There were, in effect, two issues. First, whether there was a federal aid highway, irrespective of its designated number; and second, if so, its location and actual width. We repeat that, for plaintiffs to prevail, they must show either there was no right of way for a federal aid highway across their properties, or, if there was, it did not fully occupy the asserted 50-foot strip immediately north of the midline of Section 19.
Plaintiffs contend that Exhibit L is a void instrument and, being void, no authority was conferred on the Secretary of Interior to reserve a right of way in their patents from the government in 1959. Their position is that the administrative agencies involved in the approval of the State’s request for the additional 100 feet did not follow the applicable federal statutes because there was no evidence that a determination was made by the Secretary of Agriculture, or his successor, the Federal Works Administrator, that the use of the 100 additional feet was necessary for a federal aid highway. Accordingly, they argue, Exhibit L is subject to collateral attack.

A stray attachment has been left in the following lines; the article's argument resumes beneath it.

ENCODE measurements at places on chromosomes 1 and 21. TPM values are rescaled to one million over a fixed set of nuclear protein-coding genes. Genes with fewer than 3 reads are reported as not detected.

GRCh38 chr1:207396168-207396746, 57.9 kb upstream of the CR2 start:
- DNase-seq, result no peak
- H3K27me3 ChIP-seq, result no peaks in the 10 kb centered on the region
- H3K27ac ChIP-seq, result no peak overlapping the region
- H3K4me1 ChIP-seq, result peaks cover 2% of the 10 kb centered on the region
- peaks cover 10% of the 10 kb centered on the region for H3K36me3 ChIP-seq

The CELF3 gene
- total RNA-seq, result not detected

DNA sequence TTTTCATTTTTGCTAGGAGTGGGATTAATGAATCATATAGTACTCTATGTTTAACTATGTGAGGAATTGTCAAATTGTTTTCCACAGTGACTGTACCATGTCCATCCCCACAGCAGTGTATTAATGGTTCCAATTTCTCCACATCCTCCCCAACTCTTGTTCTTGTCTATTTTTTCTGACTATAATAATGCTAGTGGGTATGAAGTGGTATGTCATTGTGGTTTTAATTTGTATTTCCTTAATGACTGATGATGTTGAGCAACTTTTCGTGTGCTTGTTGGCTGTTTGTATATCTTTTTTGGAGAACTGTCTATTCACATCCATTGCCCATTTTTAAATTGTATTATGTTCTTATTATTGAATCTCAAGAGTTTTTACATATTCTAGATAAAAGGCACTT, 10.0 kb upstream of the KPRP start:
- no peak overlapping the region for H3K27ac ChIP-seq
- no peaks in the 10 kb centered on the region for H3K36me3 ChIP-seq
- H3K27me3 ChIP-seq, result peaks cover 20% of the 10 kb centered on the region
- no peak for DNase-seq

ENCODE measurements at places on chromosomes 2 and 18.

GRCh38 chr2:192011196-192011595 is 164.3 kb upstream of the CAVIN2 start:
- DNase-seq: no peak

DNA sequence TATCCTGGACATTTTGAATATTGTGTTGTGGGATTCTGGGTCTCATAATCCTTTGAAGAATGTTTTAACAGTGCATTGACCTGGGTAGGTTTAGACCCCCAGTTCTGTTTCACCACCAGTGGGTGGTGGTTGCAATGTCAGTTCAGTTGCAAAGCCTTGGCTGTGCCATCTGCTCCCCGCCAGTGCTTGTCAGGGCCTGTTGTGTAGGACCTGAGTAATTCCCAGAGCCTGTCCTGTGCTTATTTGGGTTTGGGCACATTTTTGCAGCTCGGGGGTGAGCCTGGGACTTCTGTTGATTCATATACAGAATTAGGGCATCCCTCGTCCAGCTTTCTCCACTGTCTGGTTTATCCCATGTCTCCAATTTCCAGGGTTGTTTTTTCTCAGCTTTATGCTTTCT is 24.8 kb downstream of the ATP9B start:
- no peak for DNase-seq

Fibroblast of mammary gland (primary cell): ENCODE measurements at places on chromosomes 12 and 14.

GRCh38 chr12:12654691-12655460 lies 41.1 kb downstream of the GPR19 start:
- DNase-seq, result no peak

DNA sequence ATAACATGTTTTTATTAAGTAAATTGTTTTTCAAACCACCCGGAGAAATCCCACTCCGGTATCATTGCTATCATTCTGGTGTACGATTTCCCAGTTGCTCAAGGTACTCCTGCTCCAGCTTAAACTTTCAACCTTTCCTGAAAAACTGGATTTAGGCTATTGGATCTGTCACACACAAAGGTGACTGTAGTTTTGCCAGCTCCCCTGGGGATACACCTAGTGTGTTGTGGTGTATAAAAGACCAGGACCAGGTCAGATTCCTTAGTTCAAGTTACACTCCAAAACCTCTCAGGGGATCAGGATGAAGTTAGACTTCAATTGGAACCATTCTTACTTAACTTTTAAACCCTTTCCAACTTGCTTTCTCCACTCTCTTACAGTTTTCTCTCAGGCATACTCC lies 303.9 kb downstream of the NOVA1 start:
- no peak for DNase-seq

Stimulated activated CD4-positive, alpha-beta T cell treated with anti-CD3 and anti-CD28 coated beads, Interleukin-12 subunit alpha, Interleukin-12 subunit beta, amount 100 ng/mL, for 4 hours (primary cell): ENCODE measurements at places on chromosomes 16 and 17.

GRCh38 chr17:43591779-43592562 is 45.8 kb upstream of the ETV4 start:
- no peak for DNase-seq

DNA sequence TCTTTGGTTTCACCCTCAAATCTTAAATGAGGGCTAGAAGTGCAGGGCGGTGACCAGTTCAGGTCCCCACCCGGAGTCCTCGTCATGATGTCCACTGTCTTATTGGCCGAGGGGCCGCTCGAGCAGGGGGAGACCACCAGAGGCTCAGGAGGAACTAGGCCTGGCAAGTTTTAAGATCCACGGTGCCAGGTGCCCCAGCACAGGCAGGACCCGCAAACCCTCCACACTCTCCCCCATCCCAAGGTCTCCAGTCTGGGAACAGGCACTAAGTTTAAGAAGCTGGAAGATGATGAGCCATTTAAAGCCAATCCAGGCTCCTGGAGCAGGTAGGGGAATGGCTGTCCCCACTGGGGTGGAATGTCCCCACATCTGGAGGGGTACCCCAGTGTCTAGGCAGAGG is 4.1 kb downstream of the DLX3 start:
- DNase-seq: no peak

Exhibit L is, of course, in effect, a patent from the United States Government. Although there are no provisions in the Act of Congress for the issuance of a patent for highways across unimproved and unreserved lands, the approval of a map is intended to be the equivalent thereof. Great Northern Ry. v. Steinke, 261 U.S. 119, 43 S.Ct. 316, 67 L.Ed. 564.
In Van Dyke v. Arizona Eastern R.R. Co., 18 Ariz. 220, 230, 157 P. 1019, 1023, we said: